1954, TCU has recognized the contributions of nearly 400 of its most outstanding
alumni and friends. This year was no different, as a "star-studded" evening
during Homecoming/Reunion weekend proved.
Alumna Award. Sisters Liz Minyard Lokey '76 (second from left) and
Gretchen Minyard Williams '78 not only share this award, they are co-chairmen
and co-CEOs of Minyard Foods, Inc. Liz was the first woman chair of both
the Greater Dallas Chamber of Commerce and the Dallas Better Business
Bureau and is co-founder, and now life member, of the North Texas Food
Bank. Gretchen serves on the boards of Chase Bank of Texas N.A, Baylor
University Medical Center, The Institute of Aerobic Research Center, CONTACT
Counseling and Crisis Center and the Dallas Mavericks Foundation. She
is co-chairwoman of the Leukemia Association of North Central Texas. The
sisters, above with husbands (left) Paul Lokey and J.L. "Sonny" Williams,
have been ranked first among the top 50 women owners of firms in Texas
and 14th among the top 500 women-owned firms in the nation.
Alumnus/Alumna Award. For nearly a half a century, George '48 and
Rosemary Johnson Runnion '51 have been TCU stalwarts. Extremely active
in the Fort Worth alumni chapter, they have both served on its Board of
Directors. George is the vice president of the Quinq club and has served
as reunion gift chair and reunion chair. Rosemary was instrumental in
the colonization of Delta Delta Delta at TCU and later became chapter
Award. Brite Divinity School business has been one of Wayne Moore's
priorities since 1968, when he first became a trustee. Since then, he
served 23 years on the Brite Board as well as years of service on the
TCU Board of Trustees. TCU staff member David Murph remembers a call he
got from Wayne, who was hospitalized in Midland. Wayne asked him to "come
quickly ... I have something urgent to discuss." David, a minister, rushed
to Wayne's side, finding him in bed with an oxygen clip in his nose. It
didn't look good. When David asked how he was, Wayne replied: "Damned
near died, but I'm better now. Now sit down so we can talk about this
Brite business." Wayne, left, is with friend Mary Hardie and nephew Tom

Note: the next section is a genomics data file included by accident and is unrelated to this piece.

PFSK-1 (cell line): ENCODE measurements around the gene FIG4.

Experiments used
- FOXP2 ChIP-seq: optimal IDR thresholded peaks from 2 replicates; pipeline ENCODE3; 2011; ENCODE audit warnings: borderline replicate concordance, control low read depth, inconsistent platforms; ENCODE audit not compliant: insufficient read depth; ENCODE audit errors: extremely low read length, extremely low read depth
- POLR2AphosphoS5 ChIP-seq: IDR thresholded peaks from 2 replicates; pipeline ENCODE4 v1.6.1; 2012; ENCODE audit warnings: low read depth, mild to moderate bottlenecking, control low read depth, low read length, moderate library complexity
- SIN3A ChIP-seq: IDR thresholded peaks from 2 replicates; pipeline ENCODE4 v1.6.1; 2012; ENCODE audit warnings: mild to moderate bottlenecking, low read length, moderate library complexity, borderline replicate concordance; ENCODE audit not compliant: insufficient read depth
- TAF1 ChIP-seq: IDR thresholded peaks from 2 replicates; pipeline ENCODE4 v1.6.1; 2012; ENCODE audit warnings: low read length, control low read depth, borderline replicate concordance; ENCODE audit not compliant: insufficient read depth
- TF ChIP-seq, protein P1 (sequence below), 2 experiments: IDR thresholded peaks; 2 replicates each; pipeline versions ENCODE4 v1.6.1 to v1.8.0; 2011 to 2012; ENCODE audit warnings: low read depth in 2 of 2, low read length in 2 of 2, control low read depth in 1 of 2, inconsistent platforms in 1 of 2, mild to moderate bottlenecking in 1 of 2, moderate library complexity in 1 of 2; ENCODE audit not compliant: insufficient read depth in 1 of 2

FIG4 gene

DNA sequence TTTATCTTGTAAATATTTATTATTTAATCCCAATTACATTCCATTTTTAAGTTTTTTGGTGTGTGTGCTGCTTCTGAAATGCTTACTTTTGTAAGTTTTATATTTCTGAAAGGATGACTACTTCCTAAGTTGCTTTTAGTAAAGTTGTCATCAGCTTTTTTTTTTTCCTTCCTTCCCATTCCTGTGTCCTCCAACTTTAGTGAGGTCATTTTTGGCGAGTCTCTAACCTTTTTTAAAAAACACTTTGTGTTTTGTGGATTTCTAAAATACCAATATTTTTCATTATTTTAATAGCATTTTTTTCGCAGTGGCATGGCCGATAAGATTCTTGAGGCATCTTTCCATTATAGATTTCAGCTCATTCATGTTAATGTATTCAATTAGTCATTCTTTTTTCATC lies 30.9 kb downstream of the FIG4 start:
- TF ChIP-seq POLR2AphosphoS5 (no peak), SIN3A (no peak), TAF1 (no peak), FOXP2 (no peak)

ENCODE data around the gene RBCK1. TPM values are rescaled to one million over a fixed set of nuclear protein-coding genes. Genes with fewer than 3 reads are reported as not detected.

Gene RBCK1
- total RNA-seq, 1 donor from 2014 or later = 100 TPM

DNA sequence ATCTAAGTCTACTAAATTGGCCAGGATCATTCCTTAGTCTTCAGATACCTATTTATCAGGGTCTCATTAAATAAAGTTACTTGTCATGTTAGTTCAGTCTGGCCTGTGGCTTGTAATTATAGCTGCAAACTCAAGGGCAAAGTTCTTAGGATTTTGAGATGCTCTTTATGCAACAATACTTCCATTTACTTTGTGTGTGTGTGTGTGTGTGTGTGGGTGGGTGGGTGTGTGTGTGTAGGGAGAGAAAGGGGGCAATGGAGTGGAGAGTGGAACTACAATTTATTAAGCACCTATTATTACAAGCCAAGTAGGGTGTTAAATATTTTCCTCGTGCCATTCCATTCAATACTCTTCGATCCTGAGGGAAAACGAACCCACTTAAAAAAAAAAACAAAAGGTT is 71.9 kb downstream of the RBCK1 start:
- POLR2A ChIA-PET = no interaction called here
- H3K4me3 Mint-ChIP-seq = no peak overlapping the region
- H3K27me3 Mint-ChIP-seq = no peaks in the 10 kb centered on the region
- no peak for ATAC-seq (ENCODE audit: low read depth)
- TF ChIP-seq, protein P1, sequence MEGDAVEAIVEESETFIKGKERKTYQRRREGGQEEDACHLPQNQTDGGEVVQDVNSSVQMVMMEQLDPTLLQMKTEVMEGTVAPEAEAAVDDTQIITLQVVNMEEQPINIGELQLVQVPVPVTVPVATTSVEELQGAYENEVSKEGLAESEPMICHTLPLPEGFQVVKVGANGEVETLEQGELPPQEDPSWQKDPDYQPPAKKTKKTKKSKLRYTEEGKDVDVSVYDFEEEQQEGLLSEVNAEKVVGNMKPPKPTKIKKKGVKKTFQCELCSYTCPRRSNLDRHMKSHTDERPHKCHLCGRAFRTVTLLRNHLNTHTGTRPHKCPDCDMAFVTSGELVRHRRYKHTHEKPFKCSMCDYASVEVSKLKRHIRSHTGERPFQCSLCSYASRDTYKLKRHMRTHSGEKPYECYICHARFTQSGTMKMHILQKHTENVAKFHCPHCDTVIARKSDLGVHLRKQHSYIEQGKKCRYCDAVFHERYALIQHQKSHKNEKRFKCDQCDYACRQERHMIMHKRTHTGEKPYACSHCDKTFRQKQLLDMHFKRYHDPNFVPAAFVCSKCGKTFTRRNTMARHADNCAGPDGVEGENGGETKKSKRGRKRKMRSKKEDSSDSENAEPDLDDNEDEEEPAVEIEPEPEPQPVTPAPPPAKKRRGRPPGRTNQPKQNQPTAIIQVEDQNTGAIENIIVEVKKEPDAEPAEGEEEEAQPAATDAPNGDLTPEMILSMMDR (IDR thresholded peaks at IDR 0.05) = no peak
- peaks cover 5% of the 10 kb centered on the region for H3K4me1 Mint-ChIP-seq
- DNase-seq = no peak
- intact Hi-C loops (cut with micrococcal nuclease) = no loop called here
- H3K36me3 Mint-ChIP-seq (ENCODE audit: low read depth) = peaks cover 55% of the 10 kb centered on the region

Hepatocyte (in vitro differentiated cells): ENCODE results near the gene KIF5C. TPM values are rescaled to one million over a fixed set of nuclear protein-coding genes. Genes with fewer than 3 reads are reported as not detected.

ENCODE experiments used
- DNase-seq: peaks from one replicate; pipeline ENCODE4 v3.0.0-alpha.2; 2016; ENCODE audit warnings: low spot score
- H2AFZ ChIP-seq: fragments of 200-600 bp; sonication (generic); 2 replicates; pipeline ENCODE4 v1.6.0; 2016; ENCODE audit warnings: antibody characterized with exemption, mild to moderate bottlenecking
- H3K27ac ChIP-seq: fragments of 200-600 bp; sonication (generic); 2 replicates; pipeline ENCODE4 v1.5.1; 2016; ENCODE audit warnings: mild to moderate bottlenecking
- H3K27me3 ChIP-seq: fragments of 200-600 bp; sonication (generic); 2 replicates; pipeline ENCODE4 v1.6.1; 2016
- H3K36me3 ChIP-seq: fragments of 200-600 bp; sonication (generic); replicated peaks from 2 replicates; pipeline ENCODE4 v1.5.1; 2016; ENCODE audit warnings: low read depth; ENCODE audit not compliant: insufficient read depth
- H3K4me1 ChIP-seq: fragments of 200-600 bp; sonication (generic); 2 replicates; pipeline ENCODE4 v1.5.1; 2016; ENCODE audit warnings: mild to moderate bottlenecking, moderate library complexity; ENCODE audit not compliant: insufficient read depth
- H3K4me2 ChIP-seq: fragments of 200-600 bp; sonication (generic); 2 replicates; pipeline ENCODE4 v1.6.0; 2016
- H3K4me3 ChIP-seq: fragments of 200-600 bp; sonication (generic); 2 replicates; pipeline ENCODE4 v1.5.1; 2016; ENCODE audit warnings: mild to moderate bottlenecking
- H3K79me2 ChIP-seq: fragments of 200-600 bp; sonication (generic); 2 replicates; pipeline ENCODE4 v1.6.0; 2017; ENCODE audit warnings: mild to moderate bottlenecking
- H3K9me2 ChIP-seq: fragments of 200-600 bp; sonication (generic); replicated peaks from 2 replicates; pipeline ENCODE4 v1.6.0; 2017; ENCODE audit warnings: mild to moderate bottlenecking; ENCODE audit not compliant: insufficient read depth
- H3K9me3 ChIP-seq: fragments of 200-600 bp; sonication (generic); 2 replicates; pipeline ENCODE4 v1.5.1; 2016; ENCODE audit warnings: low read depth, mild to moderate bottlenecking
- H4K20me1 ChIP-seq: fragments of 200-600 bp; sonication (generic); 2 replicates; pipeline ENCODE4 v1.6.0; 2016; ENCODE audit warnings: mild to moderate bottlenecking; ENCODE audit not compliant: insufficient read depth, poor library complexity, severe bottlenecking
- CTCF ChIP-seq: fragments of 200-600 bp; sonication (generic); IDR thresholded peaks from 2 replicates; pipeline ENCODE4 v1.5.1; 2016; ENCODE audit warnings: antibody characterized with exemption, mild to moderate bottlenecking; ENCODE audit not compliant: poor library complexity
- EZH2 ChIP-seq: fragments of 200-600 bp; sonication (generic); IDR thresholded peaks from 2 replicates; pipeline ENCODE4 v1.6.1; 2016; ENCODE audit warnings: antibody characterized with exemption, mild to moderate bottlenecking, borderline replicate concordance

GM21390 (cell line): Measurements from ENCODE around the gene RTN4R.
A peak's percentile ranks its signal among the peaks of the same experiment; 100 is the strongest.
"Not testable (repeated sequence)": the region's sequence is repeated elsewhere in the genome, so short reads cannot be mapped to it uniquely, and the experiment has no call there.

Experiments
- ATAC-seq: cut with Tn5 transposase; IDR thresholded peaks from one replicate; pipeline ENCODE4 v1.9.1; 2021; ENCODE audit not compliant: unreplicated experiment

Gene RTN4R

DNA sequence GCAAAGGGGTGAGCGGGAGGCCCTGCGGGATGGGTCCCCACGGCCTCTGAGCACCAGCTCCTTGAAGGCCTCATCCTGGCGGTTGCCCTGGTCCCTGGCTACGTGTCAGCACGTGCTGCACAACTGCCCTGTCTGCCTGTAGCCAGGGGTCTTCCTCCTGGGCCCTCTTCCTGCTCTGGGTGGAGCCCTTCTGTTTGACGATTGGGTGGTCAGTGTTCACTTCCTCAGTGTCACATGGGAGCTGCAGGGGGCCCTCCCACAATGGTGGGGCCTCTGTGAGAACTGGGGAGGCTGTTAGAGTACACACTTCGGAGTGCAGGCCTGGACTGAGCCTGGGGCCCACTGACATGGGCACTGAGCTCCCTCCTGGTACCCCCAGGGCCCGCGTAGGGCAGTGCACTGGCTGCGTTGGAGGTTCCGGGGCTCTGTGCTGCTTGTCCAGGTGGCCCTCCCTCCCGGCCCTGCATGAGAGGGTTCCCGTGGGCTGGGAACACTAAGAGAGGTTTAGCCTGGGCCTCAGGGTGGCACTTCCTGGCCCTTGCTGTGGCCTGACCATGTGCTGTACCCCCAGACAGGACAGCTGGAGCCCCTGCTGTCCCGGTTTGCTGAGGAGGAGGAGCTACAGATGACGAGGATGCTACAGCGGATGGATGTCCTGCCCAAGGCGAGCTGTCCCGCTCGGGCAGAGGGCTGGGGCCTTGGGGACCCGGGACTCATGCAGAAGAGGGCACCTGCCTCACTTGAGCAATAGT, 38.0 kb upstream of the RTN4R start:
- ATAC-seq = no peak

Alumnus Award. After earning a record that stood for 40 years at the
University of Texas for catching 43 passes in one game, History Prof.
Ben Proctor played professional football with the Redskins before heading
to Harvard. Since joining TCU in 1957, he has been recognized as the top
teacher of the year several times, was a Minnie Piper Fellow and was named
one of the top 10 professors in Texas. In addition to directing 41 master's
theses and 22 doctoral dissertations, he helped establish TCU's Phi Beta
Kappa chapter. Author of nine books and more than 30 articles, his latest
book, William Randolph Hearst: The Early Years, 1863-1910, was recommended
for the Pulitzer Prize.
Purple Award. In his high-profile position as mayor of Fort Worth,
Kenneth Barr '64 is painting the entire city purple. From his beginnings
at TCU as a Delta Tau Delta, Ken over time became president and CEO of
The Barr Company printing firm. Ken became mayor in 1996 after serving
on the city council for three years. The people of Fort Worth expressed
their confidence in his leadership when in 1997 he was elected to his
first full term by capturing 81 percent of the vote against three opponents.
Service Award. Few would be willing to spend three to six hours on
the road to attend a meeting, but Teri Baker O'Glee '78 thinks nothing
of driving to TCU from Austin. For eight years, she served on the National
Alumni Association Board of Directors, representing the association on
the Board of Trustees for four years. Long active in Austin alumni affairs,
she served on the local chapter's board for several years and is a member
of the recently established Austin Regional Council where she provides
guidance on alumni and development programming, supports educational and
advancement efforts and acts as the University's representative in the
area. She serves on various boards in the Austin area that support children's
issues. Recognized for her organizational expertise, Teri has chaired
two major charity benefits.
O-Fame Award. When sprinter Raymond Stewart '89 came to TCU, he was
already an Olympic Silver medalist and a national hero in his native Jamaica.
That first year at TCU, he fought injury and homesickness and went on
to accomplish more than any Horned Frog sprinter in TCU history. Raymond
still holds the school record in the 100-meter dash. He was named an All-American
seven times and won 100-meter titles at the Penn Relays, Florida Relays,
Texas Relays and Southwest Conference Championships. Twice he had victories
in the 100 at the NCAA Championships. In his final race at TCU he set
the collegiate record in the 4 X 100-meter relay at the 1989 NCAA Outdoor
Championships. In 1989, Raymond beat Carl Lewis to become the fastest
sprinter in the world. He has been a finalist in four more Olympic competitions,
showing his Horned Frog pride by wearing his TCU socks as he ran for Jamaica.
Student Award. Think accomplishment, and you might also think of Tyler
L. Smith '00: He graduated in May with a 4.0 in business administration,
one of 42 students in his class to receive a full-tuition academic scholarship.
After his junior year, Tyler backpacked through Europe before reporting
to Mansfield College at Oxford University for summer studies in British
economic history and international economics. At TCU, Tyler was involved
in Project PRISM, the Emerging Leaders class, the Campus Leadership Forum,
the TCU Leadership Conference and The Commission on the Future of TCU.
He was a founding member of the campus chapter of Pi Kappa Phi and served
as its vice president.